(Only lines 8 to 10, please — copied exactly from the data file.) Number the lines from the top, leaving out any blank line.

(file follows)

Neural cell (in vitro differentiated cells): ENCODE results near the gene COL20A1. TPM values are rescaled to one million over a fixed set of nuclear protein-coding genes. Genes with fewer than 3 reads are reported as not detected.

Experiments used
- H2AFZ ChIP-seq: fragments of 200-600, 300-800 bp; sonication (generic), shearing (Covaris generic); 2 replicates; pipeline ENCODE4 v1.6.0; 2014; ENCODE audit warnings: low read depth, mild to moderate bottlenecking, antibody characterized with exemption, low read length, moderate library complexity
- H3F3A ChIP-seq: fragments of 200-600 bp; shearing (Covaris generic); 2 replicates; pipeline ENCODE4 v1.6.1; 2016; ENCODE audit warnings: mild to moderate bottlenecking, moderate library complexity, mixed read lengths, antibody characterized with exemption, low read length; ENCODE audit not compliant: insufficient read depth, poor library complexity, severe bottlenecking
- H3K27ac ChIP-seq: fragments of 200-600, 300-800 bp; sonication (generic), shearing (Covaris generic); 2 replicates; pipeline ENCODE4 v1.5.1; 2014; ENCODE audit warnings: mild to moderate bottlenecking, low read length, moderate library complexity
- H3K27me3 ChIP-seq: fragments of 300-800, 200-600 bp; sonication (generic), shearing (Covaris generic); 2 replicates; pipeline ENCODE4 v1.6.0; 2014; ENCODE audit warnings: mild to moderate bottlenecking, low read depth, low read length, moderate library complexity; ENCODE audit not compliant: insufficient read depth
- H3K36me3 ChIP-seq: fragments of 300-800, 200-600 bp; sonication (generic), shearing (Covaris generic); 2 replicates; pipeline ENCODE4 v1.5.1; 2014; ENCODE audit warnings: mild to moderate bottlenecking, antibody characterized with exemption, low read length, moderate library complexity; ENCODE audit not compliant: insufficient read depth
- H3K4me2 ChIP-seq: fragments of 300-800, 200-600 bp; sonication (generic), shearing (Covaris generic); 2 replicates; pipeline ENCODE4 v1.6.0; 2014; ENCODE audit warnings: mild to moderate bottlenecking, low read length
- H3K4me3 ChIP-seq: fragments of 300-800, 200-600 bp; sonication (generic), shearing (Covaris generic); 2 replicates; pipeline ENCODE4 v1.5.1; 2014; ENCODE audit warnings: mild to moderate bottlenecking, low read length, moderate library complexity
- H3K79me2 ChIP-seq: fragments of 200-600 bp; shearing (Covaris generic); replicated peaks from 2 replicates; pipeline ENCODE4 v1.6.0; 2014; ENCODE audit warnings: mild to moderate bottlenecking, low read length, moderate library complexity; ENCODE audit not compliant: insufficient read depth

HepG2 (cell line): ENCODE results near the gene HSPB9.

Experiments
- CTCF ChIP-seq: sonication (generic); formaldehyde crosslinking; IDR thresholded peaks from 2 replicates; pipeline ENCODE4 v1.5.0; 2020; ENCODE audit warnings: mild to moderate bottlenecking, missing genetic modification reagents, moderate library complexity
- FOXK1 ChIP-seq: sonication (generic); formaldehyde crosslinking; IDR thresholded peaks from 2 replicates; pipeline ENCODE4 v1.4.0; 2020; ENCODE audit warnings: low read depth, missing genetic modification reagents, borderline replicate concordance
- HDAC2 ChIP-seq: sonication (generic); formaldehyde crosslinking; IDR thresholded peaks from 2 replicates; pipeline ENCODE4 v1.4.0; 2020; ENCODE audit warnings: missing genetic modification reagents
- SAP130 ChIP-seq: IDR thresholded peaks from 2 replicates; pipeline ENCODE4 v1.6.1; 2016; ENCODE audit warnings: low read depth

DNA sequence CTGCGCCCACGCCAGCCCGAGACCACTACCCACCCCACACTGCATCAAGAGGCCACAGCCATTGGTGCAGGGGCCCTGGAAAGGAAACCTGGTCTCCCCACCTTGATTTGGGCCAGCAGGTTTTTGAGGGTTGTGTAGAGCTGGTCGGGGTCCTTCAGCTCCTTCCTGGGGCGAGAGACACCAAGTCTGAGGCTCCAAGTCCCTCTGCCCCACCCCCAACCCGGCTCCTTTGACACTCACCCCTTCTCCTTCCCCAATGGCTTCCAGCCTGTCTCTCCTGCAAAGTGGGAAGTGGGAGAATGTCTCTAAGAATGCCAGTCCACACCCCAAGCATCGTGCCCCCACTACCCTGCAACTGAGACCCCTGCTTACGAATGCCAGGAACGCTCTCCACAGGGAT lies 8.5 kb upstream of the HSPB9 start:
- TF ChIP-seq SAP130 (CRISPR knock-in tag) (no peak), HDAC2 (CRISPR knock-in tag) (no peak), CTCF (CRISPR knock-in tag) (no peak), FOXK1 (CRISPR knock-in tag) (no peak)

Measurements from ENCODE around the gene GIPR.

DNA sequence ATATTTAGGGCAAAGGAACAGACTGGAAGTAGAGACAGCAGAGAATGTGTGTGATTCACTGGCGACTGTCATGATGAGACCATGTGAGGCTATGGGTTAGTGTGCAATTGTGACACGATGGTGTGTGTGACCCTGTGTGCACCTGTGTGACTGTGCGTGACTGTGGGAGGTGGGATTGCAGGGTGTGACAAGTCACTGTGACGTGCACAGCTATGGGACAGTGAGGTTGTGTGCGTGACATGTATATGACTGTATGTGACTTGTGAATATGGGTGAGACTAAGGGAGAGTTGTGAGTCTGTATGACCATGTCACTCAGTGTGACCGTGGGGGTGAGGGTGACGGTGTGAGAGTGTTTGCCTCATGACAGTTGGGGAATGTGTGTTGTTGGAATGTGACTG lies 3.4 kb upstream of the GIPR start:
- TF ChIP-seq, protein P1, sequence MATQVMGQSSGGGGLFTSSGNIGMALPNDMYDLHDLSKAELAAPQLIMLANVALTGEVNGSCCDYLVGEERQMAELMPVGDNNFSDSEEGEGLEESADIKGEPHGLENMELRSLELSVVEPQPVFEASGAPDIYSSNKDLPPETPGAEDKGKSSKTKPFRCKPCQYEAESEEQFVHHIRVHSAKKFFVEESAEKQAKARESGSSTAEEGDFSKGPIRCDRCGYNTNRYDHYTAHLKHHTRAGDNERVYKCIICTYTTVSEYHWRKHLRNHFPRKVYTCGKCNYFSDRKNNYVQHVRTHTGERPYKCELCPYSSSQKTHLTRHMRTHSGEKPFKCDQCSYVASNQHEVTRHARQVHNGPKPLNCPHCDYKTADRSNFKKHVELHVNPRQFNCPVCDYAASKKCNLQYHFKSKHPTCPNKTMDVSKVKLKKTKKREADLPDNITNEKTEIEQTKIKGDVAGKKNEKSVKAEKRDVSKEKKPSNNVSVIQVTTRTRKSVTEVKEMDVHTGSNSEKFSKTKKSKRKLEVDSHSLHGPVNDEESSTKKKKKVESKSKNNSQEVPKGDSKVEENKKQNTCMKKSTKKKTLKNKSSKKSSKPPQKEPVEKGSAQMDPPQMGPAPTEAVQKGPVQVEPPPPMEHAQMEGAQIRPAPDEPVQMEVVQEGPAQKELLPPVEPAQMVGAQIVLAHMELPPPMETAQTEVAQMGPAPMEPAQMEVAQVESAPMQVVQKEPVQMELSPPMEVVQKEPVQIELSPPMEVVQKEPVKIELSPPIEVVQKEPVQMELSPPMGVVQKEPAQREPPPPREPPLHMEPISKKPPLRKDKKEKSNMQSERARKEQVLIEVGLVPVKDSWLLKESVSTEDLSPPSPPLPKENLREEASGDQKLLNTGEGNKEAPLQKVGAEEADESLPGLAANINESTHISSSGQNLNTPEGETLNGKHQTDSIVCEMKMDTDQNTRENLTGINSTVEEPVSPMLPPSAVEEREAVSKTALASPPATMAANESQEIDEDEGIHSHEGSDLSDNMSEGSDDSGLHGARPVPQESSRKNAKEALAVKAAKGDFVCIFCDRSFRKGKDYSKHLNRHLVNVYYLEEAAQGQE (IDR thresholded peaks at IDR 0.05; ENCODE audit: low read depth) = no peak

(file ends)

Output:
- H3K4me2 ChIP-seq: fragments of 300-800, 200-600 bp; sonication (generic), shearing (Covaris generic); 2 replicates; pipeline ENCODE4 v1.6.0; 2014; ENCODE audit warnings: mild to moderate bottlenecking, low read length
- H3K4me3 ChIP-seq: fragments of 300-800, 200-600 bp; sonication (generic), shearing (Covaris generic); 2 replicates; pipeline ENCODE4 v1.5.1; 2014; ENCODE audit warnings: mild to moderate bottlenecking, low read length, moderate library complexity
- H3K79me2 ChIP-seq: fragments of 200-600 bp; shearing (Covaris generic); replicated peaks from 2 replicates; pipeline ENCODE4 v1.6.0; 2014; ENCODE audit warnings: mild to moderate bottlenecking, low read length, moderate library complexity; ENCODE audit not compliant: insufficient read depth